In the onset and rime approach, /th/ can be blended as follows:
Let’s take a longer word such as ‘umbrella’- there are three syllables here and seven phonemes.
As this is a longer word, segmenting at the syllable level would be a more successful strategy. When a child segments at the phoneme level, each phoneme has equal emphasis. However, in the English language, longer words have unequal emphasis - with some syllables assigned a little more energy (in terms of intensity) vocal stress, and length (in terms of duration). IN the word ‘umbrella’, it is the second syllable that carries vocal stress.
Segmenting at the syllable level allows the child to hear more easily where the stress may fall in the word. The assignment of stress is very important for recognising a word and immediately understanding the meaning of the word in context. For example, the word ‘record’ carries the stress on the first syllable when it functions as a noun (first bullet point) and on the second syllable when it functions as a verb (second bullet point). The vowel /e/ is also subtly different.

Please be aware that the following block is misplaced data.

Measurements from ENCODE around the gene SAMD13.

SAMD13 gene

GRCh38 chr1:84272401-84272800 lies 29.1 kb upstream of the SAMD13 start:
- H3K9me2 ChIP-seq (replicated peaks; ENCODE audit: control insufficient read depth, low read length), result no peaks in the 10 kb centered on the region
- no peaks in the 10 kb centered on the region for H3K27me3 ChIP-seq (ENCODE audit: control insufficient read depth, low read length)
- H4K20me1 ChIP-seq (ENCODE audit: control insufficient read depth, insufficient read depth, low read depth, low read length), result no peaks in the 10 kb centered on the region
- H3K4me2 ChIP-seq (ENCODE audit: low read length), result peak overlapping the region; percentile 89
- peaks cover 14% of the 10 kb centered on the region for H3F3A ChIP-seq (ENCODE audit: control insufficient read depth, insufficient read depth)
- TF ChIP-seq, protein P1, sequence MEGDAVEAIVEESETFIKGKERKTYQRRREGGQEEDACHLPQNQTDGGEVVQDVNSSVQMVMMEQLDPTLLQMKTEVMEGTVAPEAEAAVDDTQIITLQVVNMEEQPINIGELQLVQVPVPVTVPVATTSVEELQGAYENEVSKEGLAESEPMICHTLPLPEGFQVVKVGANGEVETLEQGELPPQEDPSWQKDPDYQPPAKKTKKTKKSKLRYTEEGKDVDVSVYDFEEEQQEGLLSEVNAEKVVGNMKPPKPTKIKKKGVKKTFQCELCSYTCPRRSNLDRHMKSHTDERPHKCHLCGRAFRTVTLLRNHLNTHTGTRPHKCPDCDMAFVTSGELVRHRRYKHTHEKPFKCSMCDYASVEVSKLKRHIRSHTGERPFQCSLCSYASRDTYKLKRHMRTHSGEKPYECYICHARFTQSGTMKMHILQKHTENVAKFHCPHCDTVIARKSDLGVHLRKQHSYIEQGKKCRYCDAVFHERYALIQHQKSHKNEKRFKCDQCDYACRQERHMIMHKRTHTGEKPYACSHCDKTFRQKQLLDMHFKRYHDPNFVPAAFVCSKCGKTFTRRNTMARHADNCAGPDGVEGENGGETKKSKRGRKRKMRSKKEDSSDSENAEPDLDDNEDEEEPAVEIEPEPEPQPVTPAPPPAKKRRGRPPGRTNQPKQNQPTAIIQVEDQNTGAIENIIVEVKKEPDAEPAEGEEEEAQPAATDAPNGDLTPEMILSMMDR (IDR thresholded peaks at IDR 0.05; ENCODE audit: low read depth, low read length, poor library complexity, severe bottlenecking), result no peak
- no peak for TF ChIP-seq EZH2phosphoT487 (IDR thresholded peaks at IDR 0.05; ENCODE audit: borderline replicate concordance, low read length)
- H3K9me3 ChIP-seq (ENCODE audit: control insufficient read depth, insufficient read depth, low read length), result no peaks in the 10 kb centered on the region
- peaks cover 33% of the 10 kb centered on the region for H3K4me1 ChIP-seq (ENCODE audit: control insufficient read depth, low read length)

Communicative approaches such as drawing attention to letters and sounds in early reading, combined with teaching effectiveness are strong predictors of pupils’ progress throughout school. And yet, for some children, a weak working memory means that manipulating sounds in real time is difficult because attention fades, before the child has:
And there may be a deeper resistance in the breaking down of words. A two syllable word, such as ‘sunshine’ represents a concept, vital for life, that is associated with similarly important one syllable words, such as ‘light’ and ‘sun’. For some children, who are more literal in their approach, segmenting a word may, for them, symbolise breaking down their experiential knowledge.